The woods are often framed as a nonurban place; an entity separate from, and opposed to, the city—even the world; an eternal refuge that can smoothly be entered and exited, gone into and back out of. But how much of our woods still remains to go into—and on what terms?

As designers, we encounter the woods as building site, as obstacle, and as resource—territory to be cleared, but also to be preserved, cultivated, tamed, or simulated. Wood itself—along with its products like lumber, wood pulp, silvichemicals, and charcoal—fuel the building industry and feed architecture. In a period of accelerated climate change, the planet’s woods are disappearing, burning up, threatening and threatened by human existence. How can we holistically address the woods and its ecosystems, and the life and life-giving power they contain?

This issue of Harvard Design Magazine treks into the woods to come to terms with its precarious status as habitat and resource, and to challenge assumptions about wood as material. We won’t be “out of the woods”—this looping conundrum—any time soon, even if the woods as we once knew it, and might still imagine it, has ceased to exist. At the intersection of wilderness, urbanization, and myth, “Into the Woods” embraces contradiction, challenges destruction, and revisits our roots, biological and architectural alike.

“Into the Woods” combines contributions by noted critics and theorists including Milica Topalovic, Lawrence Buell, T. J. Demos, Rosetta Elkin, Jack Halberstam, and Maria Tatar; practitioners Dogma, Alexander Brodsky, Dilip Da Cunha, Eelco Hooftman, and Paulo Tavares; as well as artists Tang Chang, Maria Thereza Alves, Janet Cardiff, and Bas Princen; anthropologists Anna Tsing and Eduardo Kohn; and philosopher Giorgio Agamben.

Harvard Design Magazine 45 is edited by Jennifer Sigler and Leah Whitman-Salkin, and published by the Harvard University Graduate School of Design (GSD).

Language: English
Pages: 248
Size: 30.5 x 22 cm
Weight: 810 g
Binding: Softcover
ISBN: 725274577118
€15.00

Type Life Issue #2. Swiss Typefaces. SWTY Publishing.

Posted in graphic design, magazines, Motto Berlin store, newsprint, printmaking, typography on February 2nd, 2018
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The second issue of Type Life brings a cornucopia of visual inspiration. Swiss Typefaces presents insights into their cosmos of style, fonts, and fashion. This is the only place where you’ll find both Rihanna and Rudolf Koch, and where photos of contemporary art and streetwear are framed by engravings from the Caslon foundry. Type Life doesn’t make many words, and instead shows plenty of letterforms. Printed in six Pantone colors, it features mirrored words, slanted letters, gradients and all the other things your design prof wouldn’t approve of.

At the heart of this issue is Sang Bleu – the name both of a typeface and of a creative agency. Over the past decade, the two have built a legacy together. Shown are fonts that debuted in the Sang Bleu magazine, some of which later were released by Swiss Typefaces, and others that remained private. Custom typefaces designed for Vogue appear next to the experimental script variant SangBleu Snakes, followed by a stunning guest contribution from the Paris-based Studio Jimbo. Type Life #2 is made perfect by an introduction to the all-new SangBleu typeface and the accompanying printed book that showcases its 5 collections and 45 styles, released in October 2017.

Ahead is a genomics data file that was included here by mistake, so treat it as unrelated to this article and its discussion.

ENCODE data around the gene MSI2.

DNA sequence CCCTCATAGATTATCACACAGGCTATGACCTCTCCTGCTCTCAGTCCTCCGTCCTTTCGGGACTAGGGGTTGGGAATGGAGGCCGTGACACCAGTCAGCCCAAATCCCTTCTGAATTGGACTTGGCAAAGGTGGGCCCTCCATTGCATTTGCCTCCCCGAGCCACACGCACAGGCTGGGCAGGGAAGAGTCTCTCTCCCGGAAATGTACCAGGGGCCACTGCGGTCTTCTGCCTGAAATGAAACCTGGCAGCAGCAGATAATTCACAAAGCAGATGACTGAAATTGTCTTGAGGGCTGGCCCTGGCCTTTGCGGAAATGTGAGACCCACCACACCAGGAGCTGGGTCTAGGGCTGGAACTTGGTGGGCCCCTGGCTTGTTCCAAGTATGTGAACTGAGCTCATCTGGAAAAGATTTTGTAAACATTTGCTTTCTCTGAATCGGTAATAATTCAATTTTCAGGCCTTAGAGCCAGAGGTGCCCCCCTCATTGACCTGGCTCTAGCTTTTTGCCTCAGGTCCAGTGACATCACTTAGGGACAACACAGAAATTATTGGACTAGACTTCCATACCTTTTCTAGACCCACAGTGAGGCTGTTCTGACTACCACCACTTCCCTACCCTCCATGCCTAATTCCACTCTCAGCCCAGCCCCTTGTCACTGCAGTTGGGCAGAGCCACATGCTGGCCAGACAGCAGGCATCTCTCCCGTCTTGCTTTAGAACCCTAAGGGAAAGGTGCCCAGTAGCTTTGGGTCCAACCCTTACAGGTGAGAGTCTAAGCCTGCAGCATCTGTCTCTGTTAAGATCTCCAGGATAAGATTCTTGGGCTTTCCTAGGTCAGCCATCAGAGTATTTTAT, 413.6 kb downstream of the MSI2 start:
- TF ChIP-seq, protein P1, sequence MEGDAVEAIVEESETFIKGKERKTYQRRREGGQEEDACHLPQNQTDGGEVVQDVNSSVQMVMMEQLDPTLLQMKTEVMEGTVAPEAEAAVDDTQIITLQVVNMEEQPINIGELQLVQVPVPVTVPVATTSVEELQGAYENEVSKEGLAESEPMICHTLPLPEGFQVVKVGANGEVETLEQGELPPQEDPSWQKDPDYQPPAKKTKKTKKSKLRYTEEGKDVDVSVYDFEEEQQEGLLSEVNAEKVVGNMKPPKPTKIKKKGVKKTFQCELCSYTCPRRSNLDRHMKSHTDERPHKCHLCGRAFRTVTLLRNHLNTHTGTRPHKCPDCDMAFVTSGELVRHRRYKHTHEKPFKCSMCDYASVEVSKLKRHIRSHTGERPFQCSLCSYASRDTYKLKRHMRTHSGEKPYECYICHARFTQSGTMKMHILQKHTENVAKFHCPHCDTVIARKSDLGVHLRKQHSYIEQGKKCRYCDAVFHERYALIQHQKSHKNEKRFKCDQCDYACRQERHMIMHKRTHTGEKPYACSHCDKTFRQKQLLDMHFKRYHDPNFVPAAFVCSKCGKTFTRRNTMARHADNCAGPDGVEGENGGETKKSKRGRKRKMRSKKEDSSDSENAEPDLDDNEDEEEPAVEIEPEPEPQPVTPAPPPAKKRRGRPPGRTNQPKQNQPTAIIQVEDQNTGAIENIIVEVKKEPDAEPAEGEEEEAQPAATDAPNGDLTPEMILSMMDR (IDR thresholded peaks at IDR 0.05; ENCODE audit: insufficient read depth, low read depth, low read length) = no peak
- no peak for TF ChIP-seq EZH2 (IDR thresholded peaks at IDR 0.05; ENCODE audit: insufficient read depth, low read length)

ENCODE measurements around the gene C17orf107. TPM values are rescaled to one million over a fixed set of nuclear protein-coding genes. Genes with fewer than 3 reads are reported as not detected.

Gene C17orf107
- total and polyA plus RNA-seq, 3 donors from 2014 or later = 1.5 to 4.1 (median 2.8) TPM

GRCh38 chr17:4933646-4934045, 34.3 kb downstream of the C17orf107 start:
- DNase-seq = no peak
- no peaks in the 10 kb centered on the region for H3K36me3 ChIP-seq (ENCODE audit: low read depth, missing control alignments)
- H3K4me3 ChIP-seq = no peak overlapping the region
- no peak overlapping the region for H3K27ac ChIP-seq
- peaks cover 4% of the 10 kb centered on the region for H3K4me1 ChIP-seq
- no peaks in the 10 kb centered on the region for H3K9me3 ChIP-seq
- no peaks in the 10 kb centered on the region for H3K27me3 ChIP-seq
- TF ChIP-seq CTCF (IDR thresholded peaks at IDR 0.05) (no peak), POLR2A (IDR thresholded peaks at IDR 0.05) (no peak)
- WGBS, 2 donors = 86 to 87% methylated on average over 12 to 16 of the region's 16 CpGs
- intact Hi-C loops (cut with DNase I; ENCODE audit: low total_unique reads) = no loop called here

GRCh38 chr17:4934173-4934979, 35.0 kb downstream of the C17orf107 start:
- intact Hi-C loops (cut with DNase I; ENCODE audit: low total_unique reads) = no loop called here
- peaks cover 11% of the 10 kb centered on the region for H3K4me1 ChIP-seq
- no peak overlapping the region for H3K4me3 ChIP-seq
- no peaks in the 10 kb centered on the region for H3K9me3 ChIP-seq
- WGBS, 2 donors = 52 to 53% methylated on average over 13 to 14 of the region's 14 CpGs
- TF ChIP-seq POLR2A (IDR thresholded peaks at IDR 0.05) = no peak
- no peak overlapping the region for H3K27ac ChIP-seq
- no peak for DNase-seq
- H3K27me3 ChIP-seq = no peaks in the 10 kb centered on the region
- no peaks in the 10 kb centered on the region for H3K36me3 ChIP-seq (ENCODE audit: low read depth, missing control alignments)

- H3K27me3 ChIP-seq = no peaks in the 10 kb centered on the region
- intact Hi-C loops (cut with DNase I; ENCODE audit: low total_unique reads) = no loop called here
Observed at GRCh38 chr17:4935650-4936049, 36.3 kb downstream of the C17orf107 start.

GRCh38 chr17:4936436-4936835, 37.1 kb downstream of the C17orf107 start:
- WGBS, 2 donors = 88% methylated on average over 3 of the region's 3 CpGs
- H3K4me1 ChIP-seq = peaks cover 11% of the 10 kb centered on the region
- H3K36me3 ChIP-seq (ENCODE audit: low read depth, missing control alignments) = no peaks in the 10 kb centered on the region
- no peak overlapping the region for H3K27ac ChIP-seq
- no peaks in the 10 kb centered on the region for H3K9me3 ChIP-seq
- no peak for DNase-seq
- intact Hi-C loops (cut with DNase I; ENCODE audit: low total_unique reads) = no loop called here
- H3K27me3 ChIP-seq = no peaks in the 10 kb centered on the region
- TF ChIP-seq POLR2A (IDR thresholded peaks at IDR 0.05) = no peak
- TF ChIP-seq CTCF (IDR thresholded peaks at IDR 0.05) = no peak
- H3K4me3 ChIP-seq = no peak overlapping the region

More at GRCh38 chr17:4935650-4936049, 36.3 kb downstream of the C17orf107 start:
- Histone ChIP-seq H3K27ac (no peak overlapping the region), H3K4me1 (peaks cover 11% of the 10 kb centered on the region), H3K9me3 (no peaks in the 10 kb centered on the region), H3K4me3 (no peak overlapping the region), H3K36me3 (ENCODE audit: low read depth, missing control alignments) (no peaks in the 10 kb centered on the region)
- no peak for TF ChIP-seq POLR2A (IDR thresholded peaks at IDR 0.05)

Publisher: SWTY Publishing, 2017
Language: English
Pages: 36
Size: 23.5 x 32 cm
Binding: Softcover, loop staples
Printing: Offset, 6 Pantone colors
Printed in Switzerland

 
€ 15.00

 

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Borshch #2. Mariana Berezovska.

Posted in fashion, magazines, Motto Berlin store, music on February 1st, 2018
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The second issue of BORSHCH explores electronic music on and beyond the dance floor. BORSHCH #2 presents conversations with Volruptus, Steffi, Gudrun Gud, Rødhåd, Perc. Special editorial on Berlin Atonal 2017 considers the festival through the lens of curators’ perspectives with organisers, Varg and Nordic Flora. BBC Radiophonic Workshop encourage to experiment and listen. Loke Rahbek of Posh Isolation takes an intimate look at Copenhagen’s punk and noise scene. Species of Fishes talk about sound symbolism and disclose reissued wisdoms. BORSHCH discusses development of electronic music scene in Kyiv step by step with politics aside.

 

Publisher: Borshch Magazine
Language: English
Pages: 128
Size: 16.5 x 24 cm
Weight: 390 g
ISBN: 9772566828008

€ 15.00

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PERIOD Zine Issue #4

Posted in magazines, Motto Books, photography on November 21st, 2017
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PERIOD. is a zine by Lena Modigh hat unapologetically focuses on the contemporary female narrative by female-only contributors.

For the fourth issue of our journal, we decided to go where relatively so few women have gone before – SPACE. Space is defined as being 100 kilometres or 60 miles above the surface of the Earth, and about 550 people have been there. Of those, 57 have been women.

We thought we were going to be getting a lot of landscapes and interiors from our contributors but as you can see, the majority of these female responses were about people: inner space or the space between us maybe? And no one did outer space, the big universe, we emailed NASA, but they never got back 😉

Contributors include Martha Cooper, Kate Monro, Erna Klewall, Lena Modigh, Yasmine Ganley, Lara Minerva, Jessica Buie, Erin Sanders-McDonagh, Matilde Søes Rasmussen, Perdita Fenn & Julia Cody.